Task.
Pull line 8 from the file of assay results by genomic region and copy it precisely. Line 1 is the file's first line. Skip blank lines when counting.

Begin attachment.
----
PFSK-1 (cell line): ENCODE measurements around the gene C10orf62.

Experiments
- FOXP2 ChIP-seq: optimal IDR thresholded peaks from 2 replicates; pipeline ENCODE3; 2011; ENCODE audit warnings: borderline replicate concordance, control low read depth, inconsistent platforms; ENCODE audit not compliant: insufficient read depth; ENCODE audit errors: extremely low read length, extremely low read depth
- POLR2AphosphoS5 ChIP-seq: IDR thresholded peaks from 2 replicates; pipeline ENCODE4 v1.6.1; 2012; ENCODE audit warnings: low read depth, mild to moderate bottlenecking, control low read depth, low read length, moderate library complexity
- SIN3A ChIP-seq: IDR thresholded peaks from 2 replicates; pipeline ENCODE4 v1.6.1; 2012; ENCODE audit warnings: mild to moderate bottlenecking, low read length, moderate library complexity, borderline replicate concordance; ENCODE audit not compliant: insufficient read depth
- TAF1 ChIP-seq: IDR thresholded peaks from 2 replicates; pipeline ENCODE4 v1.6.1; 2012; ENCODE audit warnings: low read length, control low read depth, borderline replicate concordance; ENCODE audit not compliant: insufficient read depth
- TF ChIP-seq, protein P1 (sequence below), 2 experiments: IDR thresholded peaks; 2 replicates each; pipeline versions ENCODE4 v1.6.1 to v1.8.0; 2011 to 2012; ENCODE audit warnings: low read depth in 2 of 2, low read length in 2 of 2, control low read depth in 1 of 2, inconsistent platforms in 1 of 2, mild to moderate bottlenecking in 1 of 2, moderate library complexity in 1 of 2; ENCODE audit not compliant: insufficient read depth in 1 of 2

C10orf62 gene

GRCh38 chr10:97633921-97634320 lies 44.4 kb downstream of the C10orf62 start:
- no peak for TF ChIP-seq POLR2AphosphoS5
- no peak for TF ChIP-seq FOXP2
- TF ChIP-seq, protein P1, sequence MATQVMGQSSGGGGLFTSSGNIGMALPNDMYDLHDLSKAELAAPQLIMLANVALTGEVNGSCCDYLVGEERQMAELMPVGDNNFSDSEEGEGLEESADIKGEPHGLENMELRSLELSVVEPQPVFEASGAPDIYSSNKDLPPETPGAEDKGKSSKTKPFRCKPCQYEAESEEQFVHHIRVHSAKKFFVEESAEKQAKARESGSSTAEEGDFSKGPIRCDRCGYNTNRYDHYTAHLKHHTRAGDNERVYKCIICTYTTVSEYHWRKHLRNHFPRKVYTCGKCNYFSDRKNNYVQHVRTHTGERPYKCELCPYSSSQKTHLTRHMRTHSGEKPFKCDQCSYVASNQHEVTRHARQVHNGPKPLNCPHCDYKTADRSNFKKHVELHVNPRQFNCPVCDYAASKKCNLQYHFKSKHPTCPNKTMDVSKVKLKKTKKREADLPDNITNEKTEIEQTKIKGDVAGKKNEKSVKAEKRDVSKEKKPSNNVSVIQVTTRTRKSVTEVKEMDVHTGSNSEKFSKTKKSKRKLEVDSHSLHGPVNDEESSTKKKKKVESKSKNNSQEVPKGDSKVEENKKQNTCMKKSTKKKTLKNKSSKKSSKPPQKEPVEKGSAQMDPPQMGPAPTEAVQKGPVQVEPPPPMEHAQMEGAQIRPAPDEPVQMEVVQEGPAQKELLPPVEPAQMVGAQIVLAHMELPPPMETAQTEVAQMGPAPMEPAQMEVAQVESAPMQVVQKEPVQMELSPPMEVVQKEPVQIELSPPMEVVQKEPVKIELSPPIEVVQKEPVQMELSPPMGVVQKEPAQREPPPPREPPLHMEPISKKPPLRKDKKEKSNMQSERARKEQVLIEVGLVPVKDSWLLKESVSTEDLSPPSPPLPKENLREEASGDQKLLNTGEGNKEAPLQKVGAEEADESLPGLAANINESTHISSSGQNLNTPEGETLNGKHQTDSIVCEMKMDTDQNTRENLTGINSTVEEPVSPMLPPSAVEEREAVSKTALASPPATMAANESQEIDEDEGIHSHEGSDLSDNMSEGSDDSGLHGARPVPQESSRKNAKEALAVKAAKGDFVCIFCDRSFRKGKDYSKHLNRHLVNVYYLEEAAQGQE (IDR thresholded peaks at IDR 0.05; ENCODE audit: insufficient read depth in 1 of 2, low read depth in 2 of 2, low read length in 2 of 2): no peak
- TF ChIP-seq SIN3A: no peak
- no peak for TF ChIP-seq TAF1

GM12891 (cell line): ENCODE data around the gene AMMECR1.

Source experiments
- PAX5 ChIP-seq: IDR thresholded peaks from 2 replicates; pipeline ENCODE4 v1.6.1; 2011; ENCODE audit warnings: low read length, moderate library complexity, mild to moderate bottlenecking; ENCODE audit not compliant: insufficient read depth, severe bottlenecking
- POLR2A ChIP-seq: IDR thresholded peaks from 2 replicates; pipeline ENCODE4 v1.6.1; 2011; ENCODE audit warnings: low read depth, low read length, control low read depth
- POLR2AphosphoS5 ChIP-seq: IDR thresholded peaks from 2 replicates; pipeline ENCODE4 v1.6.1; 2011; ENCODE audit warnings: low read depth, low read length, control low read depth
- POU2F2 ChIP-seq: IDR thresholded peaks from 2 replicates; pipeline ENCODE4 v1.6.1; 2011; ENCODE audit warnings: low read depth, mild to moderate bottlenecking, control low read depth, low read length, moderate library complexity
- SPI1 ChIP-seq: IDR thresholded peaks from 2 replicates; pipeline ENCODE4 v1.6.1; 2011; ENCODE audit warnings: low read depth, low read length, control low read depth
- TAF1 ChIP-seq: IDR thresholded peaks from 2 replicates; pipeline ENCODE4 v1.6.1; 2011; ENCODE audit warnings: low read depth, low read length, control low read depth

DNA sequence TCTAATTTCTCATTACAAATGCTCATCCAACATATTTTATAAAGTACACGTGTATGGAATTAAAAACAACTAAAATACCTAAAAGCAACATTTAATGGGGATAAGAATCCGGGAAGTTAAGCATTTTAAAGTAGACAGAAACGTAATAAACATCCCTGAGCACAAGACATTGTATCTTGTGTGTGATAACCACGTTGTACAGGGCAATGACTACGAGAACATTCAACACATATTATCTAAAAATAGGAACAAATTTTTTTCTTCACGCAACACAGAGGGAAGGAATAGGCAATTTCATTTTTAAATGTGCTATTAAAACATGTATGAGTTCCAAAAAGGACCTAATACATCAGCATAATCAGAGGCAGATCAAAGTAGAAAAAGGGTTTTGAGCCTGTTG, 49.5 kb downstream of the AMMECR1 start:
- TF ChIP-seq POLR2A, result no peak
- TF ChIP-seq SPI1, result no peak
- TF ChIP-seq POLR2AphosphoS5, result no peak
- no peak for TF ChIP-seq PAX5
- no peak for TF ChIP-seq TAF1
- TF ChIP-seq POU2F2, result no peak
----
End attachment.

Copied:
C10orf62 gene